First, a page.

Shrimp in Red Sauce

Ganshao Mingxia

Preparation info

    Appears in

    Mrs. Chiang’s Szechwan Cookbook

    By Ellen Schrecker

    Published 1976

    • About

    Flavor: Unique

    While we were on Taiwan, we used to encounter this easily prepared dish of whole shrimps in a sweet red sauce at nearly every Szechwanese banquet we attended. Its ubiquity was probably due to its unusual taste, beautiful rosy color, and use of large shrimps, which, Mrs. Chiang explained, were an exotic luxury in Szechwan. When Mrs. Chiang cooked it for us, we were amazed to discover that one of the key ingredients in the recipe was ordinary tomato ketchup, a fascinating example of how Chinese cooks have skillfully assimilated a new ingredient into the traditional cuisine. The ketchup is used in much the same way as bean pastes are in other recipes. It adds to the final intriguing flavor of the sauce and to its color, but leaves no “ketchupy” taste. There is, of course, the tantalizing possibility that ketchup was not imported from the West at all, but was invented in China. When John became curious about its origin and looked it up in a few dictionaries, he found that the word “ketchup” originally came into English from a Chinese word in the Fukienese dialect, ke-tsiap, which could well mean “tomato paste.” It is hard to guess what this primeval ketchup tasted like, and the product Mrs. Chiang uses today is the same stuff we pour on hamburgers. Still, it is intriguing to speculate that ketchup, like spaghetti, came from China.

    Method

    Preparation

    1 pound large raw shrimps (for a yield of 20 shrimps, approximately) Rinse the shrimps well under running water. Pull off their legs, but leave the shells on. Using a scissors, cut a small slit about one-third of the way up the back of the shell. (This will allow the marinade and cooking sauce to penetrate the shrimps more easily. You can, if you want, also remove the dark intestine on the back of the shrimp. Mrs. Chiang does this by lifting up the intestine with a toothpick where it is exposed in the slit up the back and then slowly drawing the black vein out from under the shell.)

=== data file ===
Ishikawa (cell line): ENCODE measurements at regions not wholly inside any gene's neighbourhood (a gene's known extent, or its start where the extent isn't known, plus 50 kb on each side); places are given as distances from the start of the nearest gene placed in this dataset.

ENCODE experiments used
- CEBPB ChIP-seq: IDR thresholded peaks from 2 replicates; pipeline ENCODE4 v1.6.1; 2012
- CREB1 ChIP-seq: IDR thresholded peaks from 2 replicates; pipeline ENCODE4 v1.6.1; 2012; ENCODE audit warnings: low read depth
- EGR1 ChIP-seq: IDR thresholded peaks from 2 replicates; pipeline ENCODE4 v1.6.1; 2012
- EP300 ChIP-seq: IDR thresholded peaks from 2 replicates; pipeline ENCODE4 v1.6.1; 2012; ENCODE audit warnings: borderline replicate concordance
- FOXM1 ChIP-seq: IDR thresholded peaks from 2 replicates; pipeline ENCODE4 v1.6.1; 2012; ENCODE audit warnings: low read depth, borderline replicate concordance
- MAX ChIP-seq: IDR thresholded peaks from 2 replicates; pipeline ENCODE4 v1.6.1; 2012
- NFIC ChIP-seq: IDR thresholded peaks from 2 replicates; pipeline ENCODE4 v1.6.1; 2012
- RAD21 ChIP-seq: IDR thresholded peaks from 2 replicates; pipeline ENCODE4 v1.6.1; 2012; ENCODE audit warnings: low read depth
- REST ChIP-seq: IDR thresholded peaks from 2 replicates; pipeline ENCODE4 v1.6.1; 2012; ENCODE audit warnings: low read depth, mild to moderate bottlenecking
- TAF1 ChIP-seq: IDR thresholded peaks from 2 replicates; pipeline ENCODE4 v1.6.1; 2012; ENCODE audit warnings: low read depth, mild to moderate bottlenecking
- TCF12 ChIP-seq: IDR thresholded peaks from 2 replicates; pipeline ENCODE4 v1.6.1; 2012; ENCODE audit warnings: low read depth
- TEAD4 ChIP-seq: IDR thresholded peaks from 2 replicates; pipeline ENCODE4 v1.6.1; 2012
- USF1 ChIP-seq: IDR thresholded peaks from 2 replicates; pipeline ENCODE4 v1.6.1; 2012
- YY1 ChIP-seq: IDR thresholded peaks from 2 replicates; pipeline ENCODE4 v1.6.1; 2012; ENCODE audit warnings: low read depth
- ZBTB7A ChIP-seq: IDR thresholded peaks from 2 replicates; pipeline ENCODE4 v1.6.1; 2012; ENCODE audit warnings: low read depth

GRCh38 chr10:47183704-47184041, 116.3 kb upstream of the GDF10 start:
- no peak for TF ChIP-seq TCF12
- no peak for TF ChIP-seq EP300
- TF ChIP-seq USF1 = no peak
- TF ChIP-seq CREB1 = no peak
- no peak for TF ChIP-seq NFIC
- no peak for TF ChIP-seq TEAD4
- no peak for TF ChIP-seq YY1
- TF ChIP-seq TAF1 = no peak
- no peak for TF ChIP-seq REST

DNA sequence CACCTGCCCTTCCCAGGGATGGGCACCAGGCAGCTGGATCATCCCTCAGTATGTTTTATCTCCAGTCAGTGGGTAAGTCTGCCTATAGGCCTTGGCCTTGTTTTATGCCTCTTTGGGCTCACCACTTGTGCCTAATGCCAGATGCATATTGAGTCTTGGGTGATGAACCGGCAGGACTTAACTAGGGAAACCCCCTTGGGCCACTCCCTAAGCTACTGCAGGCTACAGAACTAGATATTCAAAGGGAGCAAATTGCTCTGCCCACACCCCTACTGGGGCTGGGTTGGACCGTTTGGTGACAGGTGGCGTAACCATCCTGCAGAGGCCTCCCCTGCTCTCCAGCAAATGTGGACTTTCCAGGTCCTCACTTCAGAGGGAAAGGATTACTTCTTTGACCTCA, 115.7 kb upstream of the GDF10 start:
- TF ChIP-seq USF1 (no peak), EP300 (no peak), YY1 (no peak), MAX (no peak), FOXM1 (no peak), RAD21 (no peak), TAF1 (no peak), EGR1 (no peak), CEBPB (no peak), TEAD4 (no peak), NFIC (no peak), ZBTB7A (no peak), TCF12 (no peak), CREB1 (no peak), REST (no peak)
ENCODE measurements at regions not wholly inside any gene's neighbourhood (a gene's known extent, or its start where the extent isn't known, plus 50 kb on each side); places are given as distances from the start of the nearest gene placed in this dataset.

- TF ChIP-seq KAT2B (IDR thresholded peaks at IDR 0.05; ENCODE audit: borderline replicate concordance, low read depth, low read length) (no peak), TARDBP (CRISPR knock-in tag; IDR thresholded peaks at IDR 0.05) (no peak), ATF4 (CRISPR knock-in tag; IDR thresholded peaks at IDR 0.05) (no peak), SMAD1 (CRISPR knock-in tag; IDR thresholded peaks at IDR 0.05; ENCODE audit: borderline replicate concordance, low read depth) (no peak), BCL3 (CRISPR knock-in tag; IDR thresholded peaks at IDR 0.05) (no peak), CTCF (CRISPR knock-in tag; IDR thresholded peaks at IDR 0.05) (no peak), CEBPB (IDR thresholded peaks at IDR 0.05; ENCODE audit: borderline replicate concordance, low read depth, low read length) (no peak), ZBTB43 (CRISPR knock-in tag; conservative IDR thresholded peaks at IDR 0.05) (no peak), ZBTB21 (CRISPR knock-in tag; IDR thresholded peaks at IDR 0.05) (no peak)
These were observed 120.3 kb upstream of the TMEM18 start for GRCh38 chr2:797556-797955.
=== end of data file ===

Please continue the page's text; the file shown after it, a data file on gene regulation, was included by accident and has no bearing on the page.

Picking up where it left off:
1 teaspoon salt

    1 tablespoon Chinese rice wine or cooking sherry

    Put the shrimps in a bowl and add the salt and wine.
    2-inch piece fresh ginger

    Peel the ginger and chop it into small pieces, about the size of a match head. Add 1 teaspoonful of the chopped ginger to the shrimps in the bowl and set the rest aside.

    Stir the shrimps well, then let stand for at least 30 minutes.

    3 scallions Clean the scallions, then chop the white parts into the same size pieces as the ginger.

    1 tablespoon cornstarch

    ½ cup water

    Mix the cornstarch and the water together in a small bowl.

    Cooking

    Pour off the excess liquid from the shrimps, but don’t rinse them off. (It is all right for the little bits of ginger to remain on the shrimps.)

    1 tablespoon peanut oil Heat the pan over a fairly high flame for about 15 seconds, then add the oil. The oil will be hot enough to cook with when the first tiny bubbles form and a few small wisps of smoke appear.

    (shrimps)

    1 to 2 tablespoons water (optional)

    Throw in the shrimps and stir-fry them over high heat for 1 or 2 minutes, until they are nearly cooked, using your cooking shovel or spoon in a scooping motion to toss the shrimps around in the pan so they are all exposed to the hot oil. When the shrimps are almost done, they will begin to turn pink and become slightly stiff. (If they seem too dry, you can add a little water during the stir-frying process.)

    Lower the heat, cover the pan, and let the shrimps cook for 5 minutes more. Then remove them from the pan and set them aside.

    3 tablespoons peanut oil

    (remaining ginger and the scallions)

    3 tablespoons ketchup

    Clean out the pan by wiping it with a paper towel, then reheat it over a fairly high flame. Pour in the fresh oil. When it is hot enough, quickly add the rest of the chopped ginger, scallions, and ketchup and stir-fry vigorously for no more than 10 seconds.

    5 tablespoons water

    ½ teaspoon sugar

    ½ teaspoon salt

    (shrimps)

    Immediately add the water, sugar, and salt and let the mixture come to a boil. Let it cook for about 1 minute, then return the shrimps to the pan.
    (cornstarch and water) Stir the cornstarch and water thoroughly to make sure they are well combined, then pour the mixture into the pan. Stir-fry the shrimps and the sauce until the sauce has become clear and thick; this should not take more than about 30 seconds.
    salt (optional) Taste the sauce for salt before you serve if, and stir it up a little on the serving platter just before you bring it to the table. (This is to make sure that no film has formed on the sauce that would spoil its bright, fresh appearance.)